Citation(s) from the GunPolicy.org literature library
Giffords Law Center to Prevent Gun Violence. 2023 ‘Domestic Violence & Firearms in Indiana.’ Who Can Have a Gun. San Francisco, CA: Giffords Law Center to Prevent Gun Violence. 3 February
Domestic Violence and Firearms in Indiana
Firearm Prohibitions for Domestic Violence Misdemeanants
Persons convicted of domestic battery may not possess or carry a firearm unless the person's right to possess a firearm has been restored.
Federal law also prohibits the purchase and possession of firearms and ammunition by certain domestic abusers.
Firearm Prohibitions for Persons Subject to Domestic Violence Restraining/Protective Orders
Indiana permits victims of domestic or family violence to seek protective orders for themselves or a child. A person subject to an order for protection for domestic or family violence may be prohibited by a court from using or possessing a firearm or ammunition. Furthermore, the order may direct the subject person to surrender to law enforcement the firearm and ammunition for the duration of the order.
Federal law also prohibits the purchase and possession of firearms and ammunition by a person subject to a protective order issued after notice to the abuser and a hearing, if the order protects an "intimate partner" of the abuser, or a child of the abuser or intimate partner.
Removal or Surrender of Firearms When Domestic Violence Restraining/Protective Orders Are Issued
Indiana authorizes, but does not require, courts to issue protective orders that specifically direct the abuser to surrender all firearms and ammunition in his or her possession. The order may direct the subject person to surrender to law enforcement the firearm and ammunition for the duration of the order.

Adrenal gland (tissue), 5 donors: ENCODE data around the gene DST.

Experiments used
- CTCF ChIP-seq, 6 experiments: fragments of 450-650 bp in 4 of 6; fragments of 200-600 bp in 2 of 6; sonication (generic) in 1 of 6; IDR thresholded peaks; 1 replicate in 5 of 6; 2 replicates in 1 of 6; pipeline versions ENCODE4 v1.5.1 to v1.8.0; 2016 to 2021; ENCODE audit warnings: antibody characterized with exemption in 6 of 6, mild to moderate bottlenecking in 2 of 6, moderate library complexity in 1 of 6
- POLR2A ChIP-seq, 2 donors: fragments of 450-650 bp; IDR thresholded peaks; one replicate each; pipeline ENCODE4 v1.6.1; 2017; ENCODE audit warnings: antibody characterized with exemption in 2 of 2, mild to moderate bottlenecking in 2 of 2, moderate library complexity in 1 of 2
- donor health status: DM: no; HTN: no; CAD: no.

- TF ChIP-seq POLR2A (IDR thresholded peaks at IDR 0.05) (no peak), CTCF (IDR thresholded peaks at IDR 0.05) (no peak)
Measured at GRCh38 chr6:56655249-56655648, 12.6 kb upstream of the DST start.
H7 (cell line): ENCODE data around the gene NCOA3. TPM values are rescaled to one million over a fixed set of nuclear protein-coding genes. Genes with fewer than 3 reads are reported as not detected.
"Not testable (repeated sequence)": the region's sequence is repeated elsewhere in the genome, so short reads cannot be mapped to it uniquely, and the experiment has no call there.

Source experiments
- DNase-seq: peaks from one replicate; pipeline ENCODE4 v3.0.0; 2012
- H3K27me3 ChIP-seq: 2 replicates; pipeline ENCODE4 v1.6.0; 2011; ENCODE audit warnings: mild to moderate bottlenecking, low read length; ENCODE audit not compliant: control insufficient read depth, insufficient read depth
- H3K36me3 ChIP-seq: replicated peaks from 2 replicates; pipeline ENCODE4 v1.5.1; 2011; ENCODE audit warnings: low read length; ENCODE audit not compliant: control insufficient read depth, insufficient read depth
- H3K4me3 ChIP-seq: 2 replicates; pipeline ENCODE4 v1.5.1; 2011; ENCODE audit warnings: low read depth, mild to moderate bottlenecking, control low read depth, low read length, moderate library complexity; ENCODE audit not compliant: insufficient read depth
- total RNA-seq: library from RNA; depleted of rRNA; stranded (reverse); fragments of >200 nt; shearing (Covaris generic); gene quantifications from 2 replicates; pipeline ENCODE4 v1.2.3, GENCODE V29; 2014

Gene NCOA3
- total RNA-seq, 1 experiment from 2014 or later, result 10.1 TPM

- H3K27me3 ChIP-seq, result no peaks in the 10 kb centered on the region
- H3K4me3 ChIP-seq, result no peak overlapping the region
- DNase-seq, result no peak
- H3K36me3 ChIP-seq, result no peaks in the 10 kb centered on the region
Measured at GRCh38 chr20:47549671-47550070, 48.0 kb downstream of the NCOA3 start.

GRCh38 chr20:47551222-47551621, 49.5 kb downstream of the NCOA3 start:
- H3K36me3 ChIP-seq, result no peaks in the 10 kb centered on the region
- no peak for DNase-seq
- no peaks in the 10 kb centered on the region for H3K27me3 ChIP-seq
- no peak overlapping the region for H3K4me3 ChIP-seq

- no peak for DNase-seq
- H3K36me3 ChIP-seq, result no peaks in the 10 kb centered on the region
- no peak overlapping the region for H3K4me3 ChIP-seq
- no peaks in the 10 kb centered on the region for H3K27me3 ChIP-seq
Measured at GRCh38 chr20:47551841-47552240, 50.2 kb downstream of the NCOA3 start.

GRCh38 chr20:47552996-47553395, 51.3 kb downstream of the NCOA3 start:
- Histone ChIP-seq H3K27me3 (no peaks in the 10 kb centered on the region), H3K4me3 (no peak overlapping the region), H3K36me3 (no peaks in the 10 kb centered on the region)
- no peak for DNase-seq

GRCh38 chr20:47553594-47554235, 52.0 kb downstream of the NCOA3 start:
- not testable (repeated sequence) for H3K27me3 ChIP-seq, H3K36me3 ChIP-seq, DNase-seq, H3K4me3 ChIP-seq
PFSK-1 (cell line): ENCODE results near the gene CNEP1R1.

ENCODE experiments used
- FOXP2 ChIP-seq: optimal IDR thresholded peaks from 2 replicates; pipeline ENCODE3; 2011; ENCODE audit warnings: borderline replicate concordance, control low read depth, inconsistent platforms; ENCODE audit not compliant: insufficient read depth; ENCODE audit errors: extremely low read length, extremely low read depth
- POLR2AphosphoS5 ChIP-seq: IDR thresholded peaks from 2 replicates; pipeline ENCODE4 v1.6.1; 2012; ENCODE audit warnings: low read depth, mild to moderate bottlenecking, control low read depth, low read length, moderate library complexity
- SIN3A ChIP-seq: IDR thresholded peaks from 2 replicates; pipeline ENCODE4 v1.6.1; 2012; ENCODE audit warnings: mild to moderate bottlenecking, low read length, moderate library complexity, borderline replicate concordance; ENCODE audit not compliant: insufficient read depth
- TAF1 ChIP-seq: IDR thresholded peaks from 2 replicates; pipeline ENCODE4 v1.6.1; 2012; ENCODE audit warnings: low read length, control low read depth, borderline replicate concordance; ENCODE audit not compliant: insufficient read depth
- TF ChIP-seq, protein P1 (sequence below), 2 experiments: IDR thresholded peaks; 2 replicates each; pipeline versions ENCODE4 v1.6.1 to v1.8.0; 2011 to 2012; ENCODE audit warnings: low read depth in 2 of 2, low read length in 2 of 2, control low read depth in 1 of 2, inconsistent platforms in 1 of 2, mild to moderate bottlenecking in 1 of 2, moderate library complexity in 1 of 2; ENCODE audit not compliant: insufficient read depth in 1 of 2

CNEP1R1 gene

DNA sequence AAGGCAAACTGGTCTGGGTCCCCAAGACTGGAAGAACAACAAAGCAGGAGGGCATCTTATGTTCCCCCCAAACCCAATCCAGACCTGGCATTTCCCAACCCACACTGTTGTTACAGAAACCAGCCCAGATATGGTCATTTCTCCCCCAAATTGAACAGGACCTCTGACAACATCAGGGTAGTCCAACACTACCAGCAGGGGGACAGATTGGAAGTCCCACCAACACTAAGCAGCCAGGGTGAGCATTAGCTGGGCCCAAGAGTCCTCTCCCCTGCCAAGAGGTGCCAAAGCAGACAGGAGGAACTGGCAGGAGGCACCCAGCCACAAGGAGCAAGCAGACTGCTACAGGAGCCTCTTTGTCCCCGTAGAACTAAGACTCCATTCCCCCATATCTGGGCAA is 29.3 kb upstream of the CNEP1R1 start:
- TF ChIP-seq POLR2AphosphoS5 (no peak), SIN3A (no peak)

Removal or Surrender of Firearms at the Scene of a Domestic Violence Incident
In Indiana, law enforcement is authorized, but not required, to remove firearms observed at the scene of a domestic or family violence incident. Law enforcement officers responding to the scene of an alleged crime involving domestic or family violence are authorized to confiscate and remove any firearms or ammunition from the scene, if the officer:
- Has probable cause to believe that a crime involving domestic or family violence has occurred;
- Observes the firearm or ammunition at the scene; and
- Has a reasonable belief that the firearm or ammunition:
1) exposes the victim to an immediate risk of serious bodily injury; or
2) was an instrumentality of the crime involving domestic or family violence.
Any removed firearms or ammunition are to be safely stored by law enforcement pending proceedings related to the alleged act of domestic or family violence…
[Editor's note: The Giffords Law Center to Prevent Gun Violence regularly updates its webpages with new data as US gun regulation evolves state by state. For the most up-to-date information on US gun laws, please refer to the Giffords URL below]